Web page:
BETWEEN DSM AND RDoC: THE SYNAPSES TO SYSTEMS PARADIGM
Psychiatry is a dynamic and rapidly evolving medical speciality. It is now at a transition point in its history. The limitations of the DSM and ICD systems have become apparent while at the same time the promise of the neuroscience paradigm has not yet been realised.
The introduction of DSM III in 1980 has had a profound impact on the practice of psychiatry. DSM III was an improvement from earlier classifications which consisted of imprecise narrative descriptions mixed in with psychoanalytic concepts.
DSM III was atheoretical adopting a phenomenological Kraepelinian approach based on observable surface features. However an objective-descriptive system has intrinsic limitations. Without an explication of the underlying pathophysiology it lacks explanatory power and construct validity. A criterion based system leads to overlap of syndromes and a lack of sharp boundaries between diagnostic entities. This leads to the artificial over diagnosis of “ comorbidities which are identified in 35 to 45% of patients. A model which generates such a high rate of false comorbidity creates difficulty both for research and for clinical practice.
Also the reliance on symptoms and signs, has resulted in a narrowing of clinical focus and an overemphasis on psychopharmacology. The interpersonal and sociocultural frameworks became downgraded.
The high rates of comorbidity and the heterogeneity within diagnostics undermine validity and have made research difficult. Consequently over the past seven years the National Institute of Mental Health has developed the Research Domain Criteria Project. RDoC is based on dimensions of observable behavior linked to neurocircuits.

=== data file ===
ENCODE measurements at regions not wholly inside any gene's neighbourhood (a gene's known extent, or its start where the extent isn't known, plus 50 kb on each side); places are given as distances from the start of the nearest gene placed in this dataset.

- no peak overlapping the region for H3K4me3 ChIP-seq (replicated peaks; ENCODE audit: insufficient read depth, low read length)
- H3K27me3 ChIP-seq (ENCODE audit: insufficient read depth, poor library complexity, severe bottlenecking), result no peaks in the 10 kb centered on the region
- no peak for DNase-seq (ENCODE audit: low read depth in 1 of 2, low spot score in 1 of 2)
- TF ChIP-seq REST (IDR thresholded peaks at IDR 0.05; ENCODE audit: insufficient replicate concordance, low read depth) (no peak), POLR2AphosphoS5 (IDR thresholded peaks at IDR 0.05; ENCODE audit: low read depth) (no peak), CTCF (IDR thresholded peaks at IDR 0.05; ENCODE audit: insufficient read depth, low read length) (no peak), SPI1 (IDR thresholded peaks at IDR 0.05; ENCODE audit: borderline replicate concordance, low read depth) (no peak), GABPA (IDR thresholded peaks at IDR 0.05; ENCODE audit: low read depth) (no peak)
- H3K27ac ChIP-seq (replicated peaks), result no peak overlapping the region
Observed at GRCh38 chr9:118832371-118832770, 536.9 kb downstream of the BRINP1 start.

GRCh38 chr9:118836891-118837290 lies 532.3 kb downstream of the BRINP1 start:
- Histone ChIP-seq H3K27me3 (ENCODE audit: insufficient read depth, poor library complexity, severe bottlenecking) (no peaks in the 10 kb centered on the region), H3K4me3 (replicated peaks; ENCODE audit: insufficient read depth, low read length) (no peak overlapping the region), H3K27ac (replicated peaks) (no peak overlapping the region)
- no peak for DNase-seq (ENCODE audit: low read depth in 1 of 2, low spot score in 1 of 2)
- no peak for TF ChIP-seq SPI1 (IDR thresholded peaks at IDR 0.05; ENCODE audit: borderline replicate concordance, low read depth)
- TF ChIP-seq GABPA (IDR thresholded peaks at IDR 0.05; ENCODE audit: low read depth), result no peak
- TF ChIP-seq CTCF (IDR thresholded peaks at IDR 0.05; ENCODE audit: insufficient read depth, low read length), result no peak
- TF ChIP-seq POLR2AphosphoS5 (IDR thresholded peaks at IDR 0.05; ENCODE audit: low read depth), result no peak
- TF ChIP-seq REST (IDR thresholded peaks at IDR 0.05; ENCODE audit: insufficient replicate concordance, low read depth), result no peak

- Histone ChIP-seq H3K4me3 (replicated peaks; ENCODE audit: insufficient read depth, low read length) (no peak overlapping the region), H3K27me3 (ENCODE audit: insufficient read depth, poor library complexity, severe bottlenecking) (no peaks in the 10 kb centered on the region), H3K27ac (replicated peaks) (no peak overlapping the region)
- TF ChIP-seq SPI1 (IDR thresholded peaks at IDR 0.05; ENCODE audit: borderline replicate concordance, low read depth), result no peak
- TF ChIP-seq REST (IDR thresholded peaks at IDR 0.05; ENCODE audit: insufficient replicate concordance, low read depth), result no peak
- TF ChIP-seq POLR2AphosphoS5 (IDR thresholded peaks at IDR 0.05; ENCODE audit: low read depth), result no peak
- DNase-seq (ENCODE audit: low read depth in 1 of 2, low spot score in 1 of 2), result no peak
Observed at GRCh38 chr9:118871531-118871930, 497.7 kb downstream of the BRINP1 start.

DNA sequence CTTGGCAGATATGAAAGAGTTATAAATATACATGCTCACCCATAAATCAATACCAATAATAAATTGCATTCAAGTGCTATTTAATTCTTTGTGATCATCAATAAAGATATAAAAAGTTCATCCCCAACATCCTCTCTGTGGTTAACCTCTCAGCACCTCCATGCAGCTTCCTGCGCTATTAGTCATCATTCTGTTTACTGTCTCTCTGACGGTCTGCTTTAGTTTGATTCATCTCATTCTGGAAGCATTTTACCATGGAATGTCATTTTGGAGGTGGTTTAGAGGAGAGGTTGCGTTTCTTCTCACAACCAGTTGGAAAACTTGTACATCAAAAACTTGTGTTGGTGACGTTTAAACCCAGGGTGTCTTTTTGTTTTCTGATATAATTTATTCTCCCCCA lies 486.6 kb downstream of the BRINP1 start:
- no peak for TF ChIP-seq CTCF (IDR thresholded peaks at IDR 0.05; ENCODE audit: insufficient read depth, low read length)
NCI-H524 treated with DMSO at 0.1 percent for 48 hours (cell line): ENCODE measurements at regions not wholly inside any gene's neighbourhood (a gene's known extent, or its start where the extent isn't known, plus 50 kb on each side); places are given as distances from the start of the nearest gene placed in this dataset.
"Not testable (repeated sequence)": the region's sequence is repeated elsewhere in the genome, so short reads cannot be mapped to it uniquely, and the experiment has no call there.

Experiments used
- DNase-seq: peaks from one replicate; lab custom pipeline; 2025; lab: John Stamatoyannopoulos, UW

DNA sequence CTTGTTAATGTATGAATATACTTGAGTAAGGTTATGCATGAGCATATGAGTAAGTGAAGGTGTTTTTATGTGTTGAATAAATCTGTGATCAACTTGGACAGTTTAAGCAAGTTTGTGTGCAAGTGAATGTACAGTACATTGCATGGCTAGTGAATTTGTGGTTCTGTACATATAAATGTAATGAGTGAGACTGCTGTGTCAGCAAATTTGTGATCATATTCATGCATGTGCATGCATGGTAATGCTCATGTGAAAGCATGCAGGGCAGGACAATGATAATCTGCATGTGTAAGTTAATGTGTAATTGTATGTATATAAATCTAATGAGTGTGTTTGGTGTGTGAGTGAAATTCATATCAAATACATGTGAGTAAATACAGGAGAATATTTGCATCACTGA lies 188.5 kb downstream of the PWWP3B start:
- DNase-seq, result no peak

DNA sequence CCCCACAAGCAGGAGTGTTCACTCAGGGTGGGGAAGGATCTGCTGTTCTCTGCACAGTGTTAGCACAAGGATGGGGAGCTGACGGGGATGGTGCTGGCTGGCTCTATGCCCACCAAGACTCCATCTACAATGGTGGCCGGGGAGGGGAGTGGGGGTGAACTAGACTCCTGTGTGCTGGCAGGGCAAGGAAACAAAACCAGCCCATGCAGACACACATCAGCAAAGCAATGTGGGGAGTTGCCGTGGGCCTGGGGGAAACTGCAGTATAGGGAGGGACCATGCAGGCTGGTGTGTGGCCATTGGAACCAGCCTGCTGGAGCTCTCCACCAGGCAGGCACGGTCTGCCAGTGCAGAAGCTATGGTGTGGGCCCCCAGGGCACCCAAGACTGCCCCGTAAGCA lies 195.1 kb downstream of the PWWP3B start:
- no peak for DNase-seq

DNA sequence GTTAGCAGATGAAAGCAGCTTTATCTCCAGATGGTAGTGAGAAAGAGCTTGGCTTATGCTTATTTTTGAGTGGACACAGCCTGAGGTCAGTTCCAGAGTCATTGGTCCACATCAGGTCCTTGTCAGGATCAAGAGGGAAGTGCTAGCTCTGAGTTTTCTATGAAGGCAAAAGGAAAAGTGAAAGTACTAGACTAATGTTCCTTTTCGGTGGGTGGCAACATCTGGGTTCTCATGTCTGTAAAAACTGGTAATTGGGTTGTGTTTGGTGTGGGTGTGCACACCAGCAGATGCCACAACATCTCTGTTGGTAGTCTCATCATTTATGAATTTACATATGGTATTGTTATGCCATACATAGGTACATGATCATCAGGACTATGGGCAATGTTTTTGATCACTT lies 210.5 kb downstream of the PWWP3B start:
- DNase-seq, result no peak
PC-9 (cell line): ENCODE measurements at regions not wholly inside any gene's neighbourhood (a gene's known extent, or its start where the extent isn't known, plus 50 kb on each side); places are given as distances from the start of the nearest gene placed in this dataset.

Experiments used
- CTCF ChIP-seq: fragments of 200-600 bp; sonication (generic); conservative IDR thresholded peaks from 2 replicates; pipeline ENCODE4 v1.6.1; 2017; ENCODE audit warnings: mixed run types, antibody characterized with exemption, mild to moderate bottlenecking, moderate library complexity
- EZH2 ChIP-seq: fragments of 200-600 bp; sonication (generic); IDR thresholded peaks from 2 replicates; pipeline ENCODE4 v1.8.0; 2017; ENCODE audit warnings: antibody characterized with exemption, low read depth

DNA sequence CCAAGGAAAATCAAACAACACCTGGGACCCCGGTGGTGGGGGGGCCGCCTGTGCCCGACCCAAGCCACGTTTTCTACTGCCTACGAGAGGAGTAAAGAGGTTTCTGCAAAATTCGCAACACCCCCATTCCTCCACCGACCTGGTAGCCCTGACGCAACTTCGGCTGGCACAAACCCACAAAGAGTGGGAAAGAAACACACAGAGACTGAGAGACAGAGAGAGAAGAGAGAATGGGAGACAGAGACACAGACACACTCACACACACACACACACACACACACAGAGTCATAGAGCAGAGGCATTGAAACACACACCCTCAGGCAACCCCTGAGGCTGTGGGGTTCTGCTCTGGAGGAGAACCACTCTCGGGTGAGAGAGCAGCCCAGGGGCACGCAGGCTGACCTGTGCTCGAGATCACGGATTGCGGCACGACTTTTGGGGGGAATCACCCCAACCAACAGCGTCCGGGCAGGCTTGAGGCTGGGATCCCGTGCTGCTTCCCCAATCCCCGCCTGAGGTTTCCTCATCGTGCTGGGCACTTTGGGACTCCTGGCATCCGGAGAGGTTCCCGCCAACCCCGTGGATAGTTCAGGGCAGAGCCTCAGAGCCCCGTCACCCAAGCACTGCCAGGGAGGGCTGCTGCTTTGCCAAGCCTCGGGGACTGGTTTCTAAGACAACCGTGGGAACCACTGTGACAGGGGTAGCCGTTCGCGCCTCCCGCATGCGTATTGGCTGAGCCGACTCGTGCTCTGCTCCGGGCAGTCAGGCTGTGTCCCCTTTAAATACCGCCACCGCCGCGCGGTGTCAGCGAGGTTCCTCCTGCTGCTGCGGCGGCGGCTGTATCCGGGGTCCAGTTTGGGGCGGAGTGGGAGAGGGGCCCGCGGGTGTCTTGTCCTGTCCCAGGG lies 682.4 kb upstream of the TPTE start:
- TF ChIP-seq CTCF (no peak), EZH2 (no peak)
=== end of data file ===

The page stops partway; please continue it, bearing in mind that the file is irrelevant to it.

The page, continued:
The purpose of RDoC is to build from the ground up based upon research in molecular biology, genomics, brain imaging and neurobiology. NIMH has identified key domains related to fear, approach, motivation, reward, cognitive systems, social processes (including attachment separation and social dominance) arousal and regulatory systems. The fundamental premise of this approach is that psychiatric disorders are disorders of neurocircuits. This is a long-term open-ended project that by its very nature does not propose a unifying heuristic conceptual model.
There are five Domains in the RDoC matrix:
Negative Valence Systems. Positive Valence Systems. Cognitive Systems.
Systems for Social Processes. Arousal and Regulatory Systems.
RDoC is actually not a classification system but rather an process of research that could lead to a new classification and understanding of psychiatric disorders. RDoC does not have any a priori criteria for defining disorders.
RDoC then is not a system ready for clinical application. It also does not contain any linkages to the broader determinants of health, dimensions of social and environmental factors, that impact on the development of psychiatric disorders.
SYNAPSES to SYSTEMS
In response to the conceptual limitations of DSM and RDoC the psychiatry residency program at McMaster University has introduced a framework known as Synapses to Systems. This consists of a multi-dimensional conceptual model that has application to training and clinical practice.
The Synapses to Systems paradigm identifies four levels of discourse: Synapses, Self, Systems, and Society.
These domains are used to understand psychiatric disorders and to guide therapeutic approaches.
Relationship of Synapses to Systems and RDoC
SYNAPSES to SYSTEMS
Genomics Molecular Psych.
Negative & Positive Valence systems
Affiliation & Attachment
Perception & Under-
standing of Self &others
Systems for Social
SYSTEMS AND SOCIETY
Determinants of Health,
Global Mental Health
Families, and Social Systems
Systems for Social
No domains for broader social factors
The Synapses to Systems approach is a bridge linking the categorical DSM and dimensional RDoC frameworks. It is designed to conceptualize psychiatric disorders, therapeutic strategies and recovery that better equips trainees and practitioners for the future practice of Psychiatry.